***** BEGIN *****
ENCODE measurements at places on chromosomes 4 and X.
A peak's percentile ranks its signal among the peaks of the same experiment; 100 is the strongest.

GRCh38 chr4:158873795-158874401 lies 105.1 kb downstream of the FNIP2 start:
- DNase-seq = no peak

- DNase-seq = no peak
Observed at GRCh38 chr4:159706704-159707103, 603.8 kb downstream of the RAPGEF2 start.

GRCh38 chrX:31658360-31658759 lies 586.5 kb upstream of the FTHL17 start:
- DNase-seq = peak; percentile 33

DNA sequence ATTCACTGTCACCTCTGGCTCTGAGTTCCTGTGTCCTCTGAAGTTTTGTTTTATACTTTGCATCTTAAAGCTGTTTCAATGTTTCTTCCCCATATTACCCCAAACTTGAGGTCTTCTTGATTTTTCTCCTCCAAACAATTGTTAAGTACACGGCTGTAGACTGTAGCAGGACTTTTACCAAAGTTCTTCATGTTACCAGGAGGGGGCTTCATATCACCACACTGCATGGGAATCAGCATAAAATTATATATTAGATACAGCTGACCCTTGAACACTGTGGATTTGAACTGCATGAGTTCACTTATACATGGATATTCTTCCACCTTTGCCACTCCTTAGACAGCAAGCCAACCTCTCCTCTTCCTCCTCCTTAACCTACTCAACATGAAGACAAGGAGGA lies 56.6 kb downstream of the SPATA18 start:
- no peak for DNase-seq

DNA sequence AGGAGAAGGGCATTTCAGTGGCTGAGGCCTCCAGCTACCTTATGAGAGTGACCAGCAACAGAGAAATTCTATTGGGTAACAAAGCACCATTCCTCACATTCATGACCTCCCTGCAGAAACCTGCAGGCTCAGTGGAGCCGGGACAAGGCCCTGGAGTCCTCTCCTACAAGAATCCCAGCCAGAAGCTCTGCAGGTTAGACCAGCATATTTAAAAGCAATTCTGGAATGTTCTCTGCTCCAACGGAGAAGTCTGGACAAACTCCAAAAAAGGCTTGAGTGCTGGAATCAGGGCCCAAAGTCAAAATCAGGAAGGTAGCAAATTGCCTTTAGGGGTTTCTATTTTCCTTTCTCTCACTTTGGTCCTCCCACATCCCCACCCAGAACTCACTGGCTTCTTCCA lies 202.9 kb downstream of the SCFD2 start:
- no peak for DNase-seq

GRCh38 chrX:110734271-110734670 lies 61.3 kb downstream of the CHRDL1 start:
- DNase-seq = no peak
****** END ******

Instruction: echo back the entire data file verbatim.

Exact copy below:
ENCODE measurements at places on chromosomes 4 and X.
A peak's percentile ranks its signal among the peaks of the same experiment; 100 is the strongest.

GRCh38 chr4:158873795-158874401 lies 105.1 kb downstream of the FNIP2 start:
- DNase-seq = no peak

- DNase-seq = no peak
Observed at GRCh38 chr4:159706704-159707103, 603.8 kb downstream of the RAPGEF2 start.

GRCh38 chrX:31658360-31658759 lies 586.5 kb upstream of the FTHL17 start:
- DNase-seq = peak; percentile 33

DNA sequence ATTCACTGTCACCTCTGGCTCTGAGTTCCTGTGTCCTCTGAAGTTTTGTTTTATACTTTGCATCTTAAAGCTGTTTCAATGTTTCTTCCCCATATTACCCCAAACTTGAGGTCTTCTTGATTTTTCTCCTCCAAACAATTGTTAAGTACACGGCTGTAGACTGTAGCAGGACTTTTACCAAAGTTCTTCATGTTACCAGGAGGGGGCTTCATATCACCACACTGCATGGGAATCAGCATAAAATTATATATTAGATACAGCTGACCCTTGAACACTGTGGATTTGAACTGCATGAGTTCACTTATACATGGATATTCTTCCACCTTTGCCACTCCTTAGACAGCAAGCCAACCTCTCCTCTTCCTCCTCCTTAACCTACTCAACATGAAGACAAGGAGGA lies 56.6 kb downstream of the SPATA18 start:
- no peak for DNase-seq

DNA sequence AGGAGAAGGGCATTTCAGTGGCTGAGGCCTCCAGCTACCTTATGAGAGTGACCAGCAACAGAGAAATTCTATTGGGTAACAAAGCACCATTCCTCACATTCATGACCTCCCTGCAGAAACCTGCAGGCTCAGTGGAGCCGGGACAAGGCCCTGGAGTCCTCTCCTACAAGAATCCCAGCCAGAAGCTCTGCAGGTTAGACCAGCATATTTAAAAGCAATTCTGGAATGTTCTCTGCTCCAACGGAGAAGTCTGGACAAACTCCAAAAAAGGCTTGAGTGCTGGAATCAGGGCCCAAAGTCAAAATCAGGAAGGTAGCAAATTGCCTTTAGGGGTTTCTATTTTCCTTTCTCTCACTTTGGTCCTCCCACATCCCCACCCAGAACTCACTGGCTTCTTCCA lies 202.9 kb downstream of the SCFD2 start:
- no peak for DNase-seq

GRCh38 chrX:110734271-110734670 lies 61.3 kb downstream of the CHRDL1 start:
- DNase-seq = no peak